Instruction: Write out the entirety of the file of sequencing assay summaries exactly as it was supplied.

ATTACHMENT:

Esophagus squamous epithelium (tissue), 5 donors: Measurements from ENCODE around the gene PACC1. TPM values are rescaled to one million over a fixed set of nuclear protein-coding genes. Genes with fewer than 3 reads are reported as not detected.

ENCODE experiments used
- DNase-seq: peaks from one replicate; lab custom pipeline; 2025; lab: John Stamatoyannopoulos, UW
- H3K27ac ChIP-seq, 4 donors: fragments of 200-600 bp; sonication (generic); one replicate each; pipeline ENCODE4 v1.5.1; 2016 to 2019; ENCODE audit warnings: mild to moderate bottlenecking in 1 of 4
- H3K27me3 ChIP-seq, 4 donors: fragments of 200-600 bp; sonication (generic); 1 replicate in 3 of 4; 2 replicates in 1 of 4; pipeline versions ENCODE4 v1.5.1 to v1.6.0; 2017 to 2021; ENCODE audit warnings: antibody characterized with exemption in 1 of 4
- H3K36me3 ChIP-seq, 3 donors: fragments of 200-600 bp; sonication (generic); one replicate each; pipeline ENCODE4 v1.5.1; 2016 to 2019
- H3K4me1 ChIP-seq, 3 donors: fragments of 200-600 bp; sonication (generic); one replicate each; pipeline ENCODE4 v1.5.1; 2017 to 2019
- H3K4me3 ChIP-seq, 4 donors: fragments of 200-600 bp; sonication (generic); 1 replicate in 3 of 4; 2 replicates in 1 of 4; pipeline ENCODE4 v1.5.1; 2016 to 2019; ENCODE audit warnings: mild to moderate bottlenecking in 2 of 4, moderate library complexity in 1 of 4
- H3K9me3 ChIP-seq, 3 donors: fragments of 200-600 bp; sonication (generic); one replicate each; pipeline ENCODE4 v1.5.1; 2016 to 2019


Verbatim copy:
Esophagus squamous epithelium (tissue), 5 donors: Measurements from ENCODE around the gene PACC1. TPM values are rescaled to one million over a fixed set of nuclear protein-coding genes. Genes with fewer than 3 reads are reported as not detected.

ENCODE experiments used
- DNase-seq: peaks from one replicate; lab custom pipeline; 2025; lab: John Stamatoyannopoulos, UW
- H3K27ac ChIP-seq, 4 donors: fragments of 200-600 bp; sonication (generic); one replicate each; pipeline ENCODE4 v1.5.1; 2016 to 2019; ENCODE audit warnings: mild to moderate bottlenecking in 1 of 4
- H3K27me3 ChIP-seq, 4 donors: fragments of 200-600 bp; sonication (generic); 1 replicate in 3 of 4; 2 replicates in 1 of 4; pipeline versions ENCODE4 v1.5.1 to v1.6.0; 2017 to 2021; ENCODE audit warnings: antibody characterized with exemption in 1 of 4
- H3K36me3 ChIP-seq, 3 donors: fragments of 200-600 bp; sonication (generic); one replicate each; pipeline ENCODE4 v1.5.1; 2016 to 2019
- H3K4me1 ChIP-seq, 3 donors: fragments of 200-600 bp; sonication (generic); one replicate each; pipeline ENCODE4 v1.5.1; 2017 to 2019
- H3K4me3 ChIP-seq, 4 donors: fragments of 200-600 bp; sonication (generic); 1 replicate in 3 of 4; 2 replicates in 1 of 4; pipeline ENCODE4 v1.5.1; 2016 to 2019; ENCODE audit warnings: mild to moderate bottlenecking in 2 of 4, moderate library complexity in 1 of 4
- H3K9me3 ChIP-seq, 3 donors: fragments of 200-600 bp; sonication (generic); one replicate each; pipeline ENCODE4 v1.5.1; 2016 to 2019